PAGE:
Tank Container Managers Discuss Expected Worldwide Regulations
Dec 1, 1998 12:00 PM
As the use of tank containers grows worldwide, the expansion of international regulations is expected to increase accordingly, said spokesmen at the annual Tank Container Association (TCA) meeting September 30 in Houston, Texas.
While the industry is generating its own guidelines, new international rules are being considered by the United Nations (UN), said Aris Antoniou, chairman of the TCA Regulatory Committee. He predicted tank containers will be more rigorously regulated by the UN within two years. The International Maritime Dangerous Goods (IMDG) code already includes changes in titles used for tank definitions regarding contents, equipment, and procedures.
International rules are expected to be imposed on confined space entry, said Robert Yuna, chairman of the Guidelines Committee. Before a person could enter a tank, a valid certificate of cleanness and a confined space entry permit would have to be issued. TCA supports these requirements.
In addition to independent considerations by international agencies, the US Department of Transportation (DOT) has asked the UN Committee of Experts on the Transport of Dangerous Goods to classify tank containers by groups and types. Bottom loaded containers are likely to be designated for specific products.
"Some products that are now being carried in them may be prohibited in the future," Antoniou said.
Valve Rule One regulation that has garnered attention in the United States is a DOT rule that went into effect October 1, 1998. The rule requires all tank containers carrying hazardous materials to have a thermal-activated device in the remote closure of the bottom valve on portable tanks. This fusible link is a piece of metal that melts at a certain temperature and causes the outlet valve to close.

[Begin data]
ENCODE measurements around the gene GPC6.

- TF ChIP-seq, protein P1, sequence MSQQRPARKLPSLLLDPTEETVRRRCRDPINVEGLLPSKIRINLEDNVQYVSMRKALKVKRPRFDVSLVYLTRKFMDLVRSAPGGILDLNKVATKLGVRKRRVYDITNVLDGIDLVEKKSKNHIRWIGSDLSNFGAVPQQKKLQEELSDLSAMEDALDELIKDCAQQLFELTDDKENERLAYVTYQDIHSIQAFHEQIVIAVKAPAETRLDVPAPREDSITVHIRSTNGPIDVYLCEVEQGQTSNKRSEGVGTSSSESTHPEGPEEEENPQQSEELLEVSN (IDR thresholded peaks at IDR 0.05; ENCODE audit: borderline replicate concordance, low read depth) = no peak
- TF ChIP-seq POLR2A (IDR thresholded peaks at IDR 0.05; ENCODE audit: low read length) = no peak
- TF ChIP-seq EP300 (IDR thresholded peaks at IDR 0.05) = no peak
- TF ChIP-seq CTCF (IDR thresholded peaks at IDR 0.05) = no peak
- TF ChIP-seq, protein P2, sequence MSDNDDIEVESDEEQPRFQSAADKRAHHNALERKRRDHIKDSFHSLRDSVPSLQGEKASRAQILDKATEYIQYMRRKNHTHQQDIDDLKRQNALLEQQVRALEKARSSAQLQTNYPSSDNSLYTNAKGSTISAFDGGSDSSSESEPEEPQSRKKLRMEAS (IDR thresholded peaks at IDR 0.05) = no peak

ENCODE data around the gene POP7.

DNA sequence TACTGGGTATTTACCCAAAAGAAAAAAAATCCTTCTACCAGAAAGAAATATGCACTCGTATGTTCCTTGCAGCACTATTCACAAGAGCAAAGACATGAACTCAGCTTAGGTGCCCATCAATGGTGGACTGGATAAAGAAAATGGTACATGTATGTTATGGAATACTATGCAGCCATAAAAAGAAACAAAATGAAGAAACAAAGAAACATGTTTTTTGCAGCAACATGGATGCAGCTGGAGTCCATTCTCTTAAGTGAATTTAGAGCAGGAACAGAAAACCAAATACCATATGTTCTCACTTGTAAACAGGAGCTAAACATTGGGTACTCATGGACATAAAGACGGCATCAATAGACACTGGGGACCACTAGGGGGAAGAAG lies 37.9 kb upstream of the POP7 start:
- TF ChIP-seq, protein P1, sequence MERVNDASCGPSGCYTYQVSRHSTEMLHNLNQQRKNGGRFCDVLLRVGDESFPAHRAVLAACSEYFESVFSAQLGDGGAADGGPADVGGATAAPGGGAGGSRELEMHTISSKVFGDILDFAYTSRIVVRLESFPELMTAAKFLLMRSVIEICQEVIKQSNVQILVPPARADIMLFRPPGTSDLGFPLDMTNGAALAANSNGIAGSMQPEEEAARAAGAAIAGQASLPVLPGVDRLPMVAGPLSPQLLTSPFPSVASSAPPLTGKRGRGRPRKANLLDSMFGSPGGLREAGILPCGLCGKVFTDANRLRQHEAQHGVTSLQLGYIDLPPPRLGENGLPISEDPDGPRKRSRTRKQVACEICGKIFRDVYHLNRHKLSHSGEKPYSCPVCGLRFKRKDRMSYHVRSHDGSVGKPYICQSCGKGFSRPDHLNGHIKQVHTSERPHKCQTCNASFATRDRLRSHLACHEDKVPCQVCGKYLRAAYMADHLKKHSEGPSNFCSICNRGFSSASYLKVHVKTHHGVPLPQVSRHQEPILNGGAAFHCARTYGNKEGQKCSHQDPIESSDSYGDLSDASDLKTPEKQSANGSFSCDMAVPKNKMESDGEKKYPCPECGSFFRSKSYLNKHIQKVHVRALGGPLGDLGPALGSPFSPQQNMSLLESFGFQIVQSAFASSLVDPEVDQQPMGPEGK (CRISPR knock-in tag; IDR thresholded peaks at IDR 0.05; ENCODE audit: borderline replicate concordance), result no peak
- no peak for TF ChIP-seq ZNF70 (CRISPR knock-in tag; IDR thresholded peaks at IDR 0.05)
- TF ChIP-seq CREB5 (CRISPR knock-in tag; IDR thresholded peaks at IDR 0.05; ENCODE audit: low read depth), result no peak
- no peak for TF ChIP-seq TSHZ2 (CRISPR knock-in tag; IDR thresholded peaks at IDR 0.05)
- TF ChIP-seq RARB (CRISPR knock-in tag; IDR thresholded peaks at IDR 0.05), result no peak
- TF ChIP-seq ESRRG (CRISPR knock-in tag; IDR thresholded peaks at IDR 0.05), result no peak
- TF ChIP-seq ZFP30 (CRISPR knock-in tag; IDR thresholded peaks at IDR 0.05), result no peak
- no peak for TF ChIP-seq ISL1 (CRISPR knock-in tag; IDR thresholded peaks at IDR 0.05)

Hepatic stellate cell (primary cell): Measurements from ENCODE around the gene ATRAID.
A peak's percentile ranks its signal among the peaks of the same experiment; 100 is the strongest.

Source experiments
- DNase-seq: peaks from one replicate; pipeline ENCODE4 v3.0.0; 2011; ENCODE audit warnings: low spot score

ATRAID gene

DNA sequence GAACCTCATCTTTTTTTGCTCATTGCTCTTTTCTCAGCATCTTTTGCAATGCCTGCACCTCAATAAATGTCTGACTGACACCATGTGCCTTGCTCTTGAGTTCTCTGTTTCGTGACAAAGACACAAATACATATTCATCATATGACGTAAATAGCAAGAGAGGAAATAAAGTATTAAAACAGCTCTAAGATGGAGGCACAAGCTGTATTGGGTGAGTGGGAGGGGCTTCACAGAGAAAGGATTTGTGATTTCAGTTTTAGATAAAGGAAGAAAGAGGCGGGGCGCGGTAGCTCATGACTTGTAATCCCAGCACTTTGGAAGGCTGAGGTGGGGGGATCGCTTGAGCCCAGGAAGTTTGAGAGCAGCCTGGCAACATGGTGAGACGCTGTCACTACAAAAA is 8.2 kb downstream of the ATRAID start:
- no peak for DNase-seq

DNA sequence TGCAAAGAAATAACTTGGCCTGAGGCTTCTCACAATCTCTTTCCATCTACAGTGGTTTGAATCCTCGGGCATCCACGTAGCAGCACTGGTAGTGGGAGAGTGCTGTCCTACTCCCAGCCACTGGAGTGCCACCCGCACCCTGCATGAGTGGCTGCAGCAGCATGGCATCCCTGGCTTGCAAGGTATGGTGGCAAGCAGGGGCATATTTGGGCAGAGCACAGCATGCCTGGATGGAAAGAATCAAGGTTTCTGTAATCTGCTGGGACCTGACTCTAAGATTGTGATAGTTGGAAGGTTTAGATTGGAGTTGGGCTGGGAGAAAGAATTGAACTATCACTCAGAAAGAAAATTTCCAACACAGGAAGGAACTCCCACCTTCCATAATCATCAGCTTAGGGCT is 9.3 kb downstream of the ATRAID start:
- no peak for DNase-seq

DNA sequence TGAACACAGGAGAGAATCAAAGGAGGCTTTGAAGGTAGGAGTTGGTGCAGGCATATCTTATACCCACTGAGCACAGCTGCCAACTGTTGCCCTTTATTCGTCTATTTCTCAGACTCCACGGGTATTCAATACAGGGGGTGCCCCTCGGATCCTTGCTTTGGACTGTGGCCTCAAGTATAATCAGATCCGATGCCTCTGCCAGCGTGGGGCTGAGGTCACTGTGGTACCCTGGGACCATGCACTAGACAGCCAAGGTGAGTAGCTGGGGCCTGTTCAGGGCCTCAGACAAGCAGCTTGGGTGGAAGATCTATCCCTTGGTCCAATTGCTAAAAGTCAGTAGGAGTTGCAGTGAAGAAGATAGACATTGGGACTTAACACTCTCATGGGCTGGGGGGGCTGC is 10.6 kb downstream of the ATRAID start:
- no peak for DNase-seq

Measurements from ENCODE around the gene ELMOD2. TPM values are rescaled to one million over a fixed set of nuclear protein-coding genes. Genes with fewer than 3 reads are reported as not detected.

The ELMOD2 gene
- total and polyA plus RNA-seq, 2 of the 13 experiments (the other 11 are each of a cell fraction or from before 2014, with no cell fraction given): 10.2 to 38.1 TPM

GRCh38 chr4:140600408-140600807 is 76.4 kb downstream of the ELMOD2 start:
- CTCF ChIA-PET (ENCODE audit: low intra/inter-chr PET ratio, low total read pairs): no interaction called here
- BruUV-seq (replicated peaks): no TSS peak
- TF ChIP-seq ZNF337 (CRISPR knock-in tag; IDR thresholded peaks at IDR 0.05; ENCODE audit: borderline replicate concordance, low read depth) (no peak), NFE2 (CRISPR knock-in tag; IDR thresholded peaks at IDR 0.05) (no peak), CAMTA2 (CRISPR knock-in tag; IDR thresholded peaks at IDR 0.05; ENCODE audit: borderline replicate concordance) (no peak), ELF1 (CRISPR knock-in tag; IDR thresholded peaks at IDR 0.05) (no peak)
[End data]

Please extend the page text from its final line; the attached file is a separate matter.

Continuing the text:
"Everybody is ignoring the rule because of the way tank container valves are constructed," said Antoniou. The valve is different from a cargo tank valve. On tank containers, the valve locks open and requires an application of force through cables or rods/linkages to unlock and then spring-close. If the link melts, it may not close.
"The industry needs a reasonable implementation period, such as three years, so that retrofits can be made when the tank is taken out of service for the statutory 2.5 or five years periodic inspection and tests," Antoniou said.
Concern about this issue, and others affecting tank containers, has prompted the TCA to expand the organization's proactive political role to interject the industry's perspective during governmental deliberations.
In what seems to be a contradictory decision, the rule does not grandfather existing equipment, leaving thousands of tank containers in circulation with what DOT claims is inadequate equipment, he said.
Members of the TCA Regulatory Committee have met with government officials on this issue and were awaiting a response at the time of the meeting. "They did listen to us," said Antoniou. "We are expecting some concessions on the compliance date."
Antoniou urged TCA members to serve on the Regulatory Committee. To encourage participation, special arrangements have been made to save time for members by conducting meetings via conference calls. He said taking part in the governing process is even more essential because of the industry's growth that has flooded the world's market, bringing a greater need for standardization and unified repair guidelines.
Antoniou estimates there are 100,000 tank containers in use around the world and another 8,000 are added each year.
Regis Zelenz, manager of international operations for Air Products and Chemicals Inc, used his company's experience to define the industry's growth in less than a decade. Air Products placed 33 tank containers into service in 1990. Today, the company has 440.
To meet the demands of the growing industry, TCA provides a guidelines and definitions manual for its members. An updated version released this year was presented at the Houston meeting by Yuna. He urged managers to consider implementing the manual's procedures.
Container Improvements As an example of ways to improve containers, Zelenz recommended that thermometers be nonfailing and fixed to the vessel's external wall and that containers have a place to draw product samples other than through the dome lid.
He also said that companies offering containers for lease should provide technical knowledge and support to their customers. "As a shipper, I look to the companies that have technological expertise," he said. Terminal and depot personnel should receive comprehensive training so that they understand why a noncompliant container is taken out of service and be able to explain the situation to a shipper."
"The most important thing we look for is the technical support," said Bob Florich, manager of rail and International Standards Organization (ISO) fleet for AlliedSignal Inc.
"We use only one leasing company and we lean on them for technical support, repairs, and any unusual transportation requirements that may arise."
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